In Rome, the slave kept his individuality, and outwardly there was no distinction in color and clothing; there was very little sound barrier between the slave and the freeman. The slave attended the same games as the freeman, participated in the affairs of the municipality, and attended the same college. The ancients kept the bodies of their slaves in bondage, but they placed no restraint upon the mind and no check upon his education. It has even been said that the slave class of antiquity really corresponded to our free laboring class. It is also well known that a well-conducted slave, by his own earnings, was able to purchase his freedom in the course of a few years.

    There can be no comparison, therefore, between Pagan and Christian slavery, except to the detriment of the latter. The Christian slave trade represents one of the most frightful and systematic brutalities the world has ever known. The contrast between the Pagan and Christian slavery is even more marked when the dependence of the Christian slave upon the good nature of his master is considered. Compare this with the decrees of the Roman emperors:

    “Masters were prohibited sending their slaves into the arena without a judicial sentence. Claudius punished as a murderer any master who killed his slave. Nero appointed judges to hear the complaints of slaves as to ill-treatment or insufficient feeding. Domitian forbade the mutilation of slaves; Hadrian forbade the selling of slaves to gladiators, destroyed private prisons for them, and ordered that they who were proved to have ill-treated their slaves be forced to sell them. Caracalla forbade the selling of children into slavery.”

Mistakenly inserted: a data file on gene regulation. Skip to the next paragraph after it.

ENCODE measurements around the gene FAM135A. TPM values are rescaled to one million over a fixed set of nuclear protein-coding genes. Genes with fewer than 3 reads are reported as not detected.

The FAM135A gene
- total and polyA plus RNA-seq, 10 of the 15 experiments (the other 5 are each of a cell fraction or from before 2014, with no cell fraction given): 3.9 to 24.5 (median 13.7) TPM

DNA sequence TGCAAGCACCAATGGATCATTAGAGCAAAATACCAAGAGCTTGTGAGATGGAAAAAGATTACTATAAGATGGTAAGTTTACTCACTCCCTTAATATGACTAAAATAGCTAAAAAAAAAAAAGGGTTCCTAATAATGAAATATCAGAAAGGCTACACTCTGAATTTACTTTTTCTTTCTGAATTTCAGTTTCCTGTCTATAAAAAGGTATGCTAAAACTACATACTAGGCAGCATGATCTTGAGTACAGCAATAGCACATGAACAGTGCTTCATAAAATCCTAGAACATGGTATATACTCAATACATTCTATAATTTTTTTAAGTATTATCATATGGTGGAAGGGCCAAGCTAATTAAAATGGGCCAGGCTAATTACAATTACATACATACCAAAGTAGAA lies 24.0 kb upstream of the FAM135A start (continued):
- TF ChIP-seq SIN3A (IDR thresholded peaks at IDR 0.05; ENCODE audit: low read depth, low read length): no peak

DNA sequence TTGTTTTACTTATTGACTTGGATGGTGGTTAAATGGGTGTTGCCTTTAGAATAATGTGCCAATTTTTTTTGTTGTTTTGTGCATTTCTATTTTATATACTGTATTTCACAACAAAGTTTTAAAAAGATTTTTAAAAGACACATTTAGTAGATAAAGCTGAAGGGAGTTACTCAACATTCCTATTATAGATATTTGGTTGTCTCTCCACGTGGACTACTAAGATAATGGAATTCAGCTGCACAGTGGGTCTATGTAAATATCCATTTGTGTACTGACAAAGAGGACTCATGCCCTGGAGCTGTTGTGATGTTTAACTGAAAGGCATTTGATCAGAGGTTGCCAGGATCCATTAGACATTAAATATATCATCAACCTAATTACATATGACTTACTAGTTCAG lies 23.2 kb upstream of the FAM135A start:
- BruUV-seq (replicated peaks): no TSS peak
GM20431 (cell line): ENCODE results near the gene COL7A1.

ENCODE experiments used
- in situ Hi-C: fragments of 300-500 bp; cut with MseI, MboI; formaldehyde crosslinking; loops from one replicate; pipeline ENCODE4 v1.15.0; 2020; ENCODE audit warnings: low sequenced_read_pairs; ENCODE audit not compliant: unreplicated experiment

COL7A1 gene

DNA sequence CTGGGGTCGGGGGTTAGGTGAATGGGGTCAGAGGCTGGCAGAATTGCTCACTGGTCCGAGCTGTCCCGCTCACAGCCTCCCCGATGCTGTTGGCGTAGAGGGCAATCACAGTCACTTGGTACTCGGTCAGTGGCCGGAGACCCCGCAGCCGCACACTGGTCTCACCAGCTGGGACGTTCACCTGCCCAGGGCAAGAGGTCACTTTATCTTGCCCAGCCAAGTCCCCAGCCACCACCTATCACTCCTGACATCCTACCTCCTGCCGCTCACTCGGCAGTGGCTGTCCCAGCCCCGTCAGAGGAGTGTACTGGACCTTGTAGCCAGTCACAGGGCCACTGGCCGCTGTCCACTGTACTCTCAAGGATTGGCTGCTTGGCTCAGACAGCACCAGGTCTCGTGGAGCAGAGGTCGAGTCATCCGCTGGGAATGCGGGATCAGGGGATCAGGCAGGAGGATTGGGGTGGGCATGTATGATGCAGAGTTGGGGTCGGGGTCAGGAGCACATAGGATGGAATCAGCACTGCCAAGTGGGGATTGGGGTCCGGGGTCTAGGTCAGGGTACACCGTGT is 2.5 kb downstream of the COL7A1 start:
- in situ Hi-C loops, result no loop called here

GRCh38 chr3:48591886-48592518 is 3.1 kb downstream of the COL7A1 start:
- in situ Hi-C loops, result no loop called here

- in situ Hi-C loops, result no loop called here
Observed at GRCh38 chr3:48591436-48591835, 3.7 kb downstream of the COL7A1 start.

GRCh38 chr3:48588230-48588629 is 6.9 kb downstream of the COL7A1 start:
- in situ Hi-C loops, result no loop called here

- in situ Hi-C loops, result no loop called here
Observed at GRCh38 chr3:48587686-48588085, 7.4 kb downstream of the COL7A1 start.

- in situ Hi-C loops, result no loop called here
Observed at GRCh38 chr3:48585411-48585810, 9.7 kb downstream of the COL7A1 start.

“All that need be added to this is that the later Christian slavery represented a distinct retrogression, deliberately revived from motives of sheer cupidity, and accompanied by more revolting features than the slavery of ancient times.”

    #31943

    jakelafort
    Participant

    It may be instructive albeit anecdotal that some of the Europeans who were captured and enslaved by native north american tribes chose to remain instead of return which suggests that slavery grew into assimilation. Not certain but think the practice of scalping was taught by the French to the natives.

    Unquestionably there was a viciousness/callousness that was attendant to pious Christian belief. Just imagine how any of us would recoil at the sight of slavery. And yet it was ho hum this is our life and we will guard it zealously. Slavery is a way of life for us. There was a dehumanization that was apparently not evident or present to the same degree as it was in Christian culture.

    I am reminded of how important it is to have at least a rudimentary feel for history. If you are not aware then any religious or political way of thinking may influence you whereas persons with some knowledge are tougher to fool.

    #31945

    Unseen
    Participant

    I have read that the Greeks kept slaves almost as an act of generosity and kindness. It was an alternative to killing the defeated and captured enemy. If you just let them go, you might have to fight them again at some time in the future. When I say “Greeks,” maybe I mean Athenians. Slaves often became almost family members, entrusted with money and children to the Athenians. The Spartans? If they kept slaves, it was probably not quite the same thing. LOL

     

    #31946

    Davis
    Participant